Davenport, Calif. — March 9, 2022 – Following extensive environmental studies, public input and two years of delay due to the CZU Lightning Complex wildfire and coronavirus pandemic, the Land Trust of Santa Cruz County (LTSCC) will begin construction on the first phase of an envisioned 38-mile multi-use trail system at San Vicente Redwoods in April.
An initial set of 8.5 miles of trails for use by hikers, mountain bikers and equestrians, is planned to open in the fall.
Last December, four Bay Area-based nonprofit organizations commemorated 10 years of collaborative conservation and restoration of the 8,852-acre San Vicente Redwoods property. Peninsula Open Space Trust (POST) and Sempervirens Fund jointly own the property; Save the Redwoods League holds a permanent conservation easement on the land. LTSCC is developing and will manage the property’s public access trail system.
Commitment to Responsible Public Access
Public access has been part of the vision for San Vicente Redwoods from the beginning. Wildlife behavior studies like the Santa Cruz Puma Project have informed trail placement decisions to balance recreation and conservation objectives. The partners also positioned motion-activated wildlife cameras and audio sensors – both near human activity and far from it – to track numerous animal species and to see how they respond to human presence. This ongoing research guided the trail placement and will inform their management to ensure that the needs are met for all – humans and wildlife – who inhabit and use the lands.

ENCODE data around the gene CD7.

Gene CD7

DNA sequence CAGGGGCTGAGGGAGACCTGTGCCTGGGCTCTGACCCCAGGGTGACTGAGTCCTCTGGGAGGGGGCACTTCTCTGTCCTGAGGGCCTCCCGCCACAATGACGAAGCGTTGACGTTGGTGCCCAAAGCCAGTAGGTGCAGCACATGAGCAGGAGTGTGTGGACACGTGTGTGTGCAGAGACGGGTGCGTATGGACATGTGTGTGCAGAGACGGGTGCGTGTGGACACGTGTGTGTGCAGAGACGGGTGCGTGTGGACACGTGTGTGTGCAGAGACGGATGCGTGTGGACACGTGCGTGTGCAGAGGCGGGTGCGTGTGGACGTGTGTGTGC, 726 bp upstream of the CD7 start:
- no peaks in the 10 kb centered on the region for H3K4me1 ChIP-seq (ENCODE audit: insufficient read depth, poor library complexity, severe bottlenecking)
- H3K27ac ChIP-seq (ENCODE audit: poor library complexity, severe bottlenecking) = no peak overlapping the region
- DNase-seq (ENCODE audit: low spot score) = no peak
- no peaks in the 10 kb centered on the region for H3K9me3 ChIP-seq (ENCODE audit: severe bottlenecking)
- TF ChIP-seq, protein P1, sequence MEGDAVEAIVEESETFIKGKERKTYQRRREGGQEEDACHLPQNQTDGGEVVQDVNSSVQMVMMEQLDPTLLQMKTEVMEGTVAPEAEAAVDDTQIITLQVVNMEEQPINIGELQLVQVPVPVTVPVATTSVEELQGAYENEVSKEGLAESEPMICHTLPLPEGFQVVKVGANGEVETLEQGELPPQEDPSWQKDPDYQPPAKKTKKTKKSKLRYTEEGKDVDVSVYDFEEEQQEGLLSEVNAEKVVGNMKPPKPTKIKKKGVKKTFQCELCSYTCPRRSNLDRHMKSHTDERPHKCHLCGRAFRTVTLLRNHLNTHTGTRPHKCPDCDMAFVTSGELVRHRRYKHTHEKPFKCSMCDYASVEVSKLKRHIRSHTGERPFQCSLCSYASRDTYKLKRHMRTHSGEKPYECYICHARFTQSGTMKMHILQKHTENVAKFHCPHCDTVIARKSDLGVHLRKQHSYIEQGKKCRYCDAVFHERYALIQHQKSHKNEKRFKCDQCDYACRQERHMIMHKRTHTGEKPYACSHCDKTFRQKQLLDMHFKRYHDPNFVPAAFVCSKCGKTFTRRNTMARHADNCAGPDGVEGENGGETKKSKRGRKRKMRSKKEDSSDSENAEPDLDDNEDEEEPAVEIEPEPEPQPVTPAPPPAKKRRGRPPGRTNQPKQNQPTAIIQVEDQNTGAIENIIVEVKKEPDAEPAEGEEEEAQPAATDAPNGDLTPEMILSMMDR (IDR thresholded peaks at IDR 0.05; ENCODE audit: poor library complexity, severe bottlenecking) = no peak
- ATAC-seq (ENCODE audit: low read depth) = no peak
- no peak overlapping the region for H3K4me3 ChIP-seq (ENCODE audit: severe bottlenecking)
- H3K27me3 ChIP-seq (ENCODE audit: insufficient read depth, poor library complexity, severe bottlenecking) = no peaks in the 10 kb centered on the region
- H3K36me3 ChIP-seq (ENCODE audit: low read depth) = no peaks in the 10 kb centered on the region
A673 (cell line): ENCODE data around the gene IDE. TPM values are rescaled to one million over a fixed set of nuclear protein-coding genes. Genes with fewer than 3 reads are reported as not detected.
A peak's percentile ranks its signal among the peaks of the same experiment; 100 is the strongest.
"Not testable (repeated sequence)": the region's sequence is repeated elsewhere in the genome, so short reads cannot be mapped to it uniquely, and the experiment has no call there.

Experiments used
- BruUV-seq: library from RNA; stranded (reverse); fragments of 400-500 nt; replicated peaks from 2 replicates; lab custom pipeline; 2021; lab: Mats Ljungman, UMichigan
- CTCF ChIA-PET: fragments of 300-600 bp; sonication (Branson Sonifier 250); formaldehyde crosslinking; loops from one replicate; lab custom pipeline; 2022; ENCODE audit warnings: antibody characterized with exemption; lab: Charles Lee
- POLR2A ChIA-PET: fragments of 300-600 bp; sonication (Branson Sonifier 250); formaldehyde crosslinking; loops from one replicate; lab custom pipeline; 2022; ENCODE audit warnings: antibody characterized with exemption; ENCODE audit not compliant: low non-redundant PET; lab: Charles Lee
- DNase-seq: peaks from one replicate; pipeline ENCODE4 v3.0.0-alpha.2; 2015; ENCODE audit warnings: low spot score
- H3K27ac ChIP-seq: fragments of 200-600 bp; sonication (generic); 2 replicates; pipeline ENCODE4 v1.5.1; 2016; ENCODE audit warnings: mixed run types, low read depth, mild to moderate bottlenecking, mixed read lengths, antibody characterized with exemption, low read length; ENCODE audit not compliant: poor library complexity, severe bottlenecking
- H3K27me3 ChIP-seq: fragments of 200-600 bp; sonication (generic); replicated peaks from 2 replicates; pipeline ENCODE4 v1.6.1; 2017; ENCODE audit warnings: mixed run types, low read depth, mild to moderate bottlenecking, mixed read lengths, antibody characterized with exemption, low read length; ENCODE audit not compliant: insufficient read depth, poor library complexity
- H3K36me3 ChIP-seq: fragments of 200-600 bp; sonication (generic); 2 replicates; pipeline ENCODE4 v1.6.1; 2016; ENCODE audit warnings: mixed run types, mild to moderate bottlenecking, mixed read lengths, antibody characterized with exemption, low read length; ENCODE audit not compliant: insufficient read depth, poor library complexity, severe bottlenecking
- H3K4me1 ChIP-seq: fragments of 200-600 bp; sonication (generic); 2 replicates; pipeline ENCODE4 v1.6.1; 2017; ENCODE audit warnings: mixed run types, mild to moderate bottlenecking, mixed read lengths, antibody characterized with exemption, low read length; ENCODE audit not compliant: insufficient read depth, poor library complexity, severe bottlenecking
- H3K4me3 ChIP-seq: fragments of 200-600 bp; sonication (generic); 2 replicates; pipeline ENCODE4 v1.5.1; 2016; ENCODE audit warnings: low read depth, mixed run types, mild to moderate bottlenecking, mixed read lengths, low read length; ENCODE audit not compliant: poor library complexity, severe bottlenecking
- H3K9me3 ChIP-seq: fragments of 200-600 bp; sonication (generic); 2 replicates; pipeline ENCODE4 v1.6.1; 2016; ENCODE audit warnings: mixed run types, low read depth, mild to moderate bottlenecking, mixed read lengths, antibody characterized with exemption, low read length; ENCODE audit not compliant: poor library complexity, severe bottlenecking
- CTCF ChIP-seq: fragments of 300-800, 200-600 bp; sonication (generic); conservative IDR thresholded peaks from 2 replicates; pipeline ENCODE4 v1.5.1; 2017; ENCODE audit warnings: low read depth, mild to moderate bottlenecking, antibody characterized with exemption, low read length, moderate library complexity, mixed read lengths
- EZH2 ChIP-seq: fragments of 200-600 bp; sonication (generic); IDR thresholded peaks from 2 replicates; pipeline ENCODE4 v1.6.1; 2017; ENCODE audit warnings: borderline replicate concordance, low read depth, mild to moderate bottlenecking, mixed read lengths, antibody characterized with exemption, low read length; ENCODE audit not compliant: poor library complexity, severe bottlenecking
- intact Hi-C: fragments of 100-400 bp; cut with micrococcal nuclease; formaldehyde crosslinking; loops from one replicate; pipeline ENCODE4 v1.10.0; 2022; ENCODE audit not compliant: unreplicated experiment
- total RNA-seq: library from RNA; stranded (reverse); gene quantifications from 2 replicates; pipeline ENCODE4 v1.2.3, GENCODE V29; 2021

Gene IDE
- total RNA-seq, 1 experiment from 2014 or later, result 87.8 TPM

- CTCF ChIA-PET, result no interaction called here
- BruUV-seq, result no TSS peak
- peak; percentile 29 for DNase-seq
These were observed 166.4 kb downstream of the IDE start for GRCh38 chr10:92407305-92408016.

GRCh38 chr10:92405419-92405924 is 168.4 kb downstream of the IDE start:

“Studies show that bringing people out into wild spaces fosters a close connection to nature and strong desire to take care of the land. Our goal is to do this in a way that does not conflict with the conservation goals of San Vicente Redwoods,” said Sarah Newkirk, Land Trust of Santa Cruz County executive director. “Our approach to creating public access is adaptive and leads with the science. When the fires rolled through this area, we hit the brakes and assessed the impact to the forest ecosystem, modifying our trail plans in response. We believe it’s important to be transparent with the public when things change, so everyone understands the ‘why’ behind our decisions and can enjoy the long-term benefits.”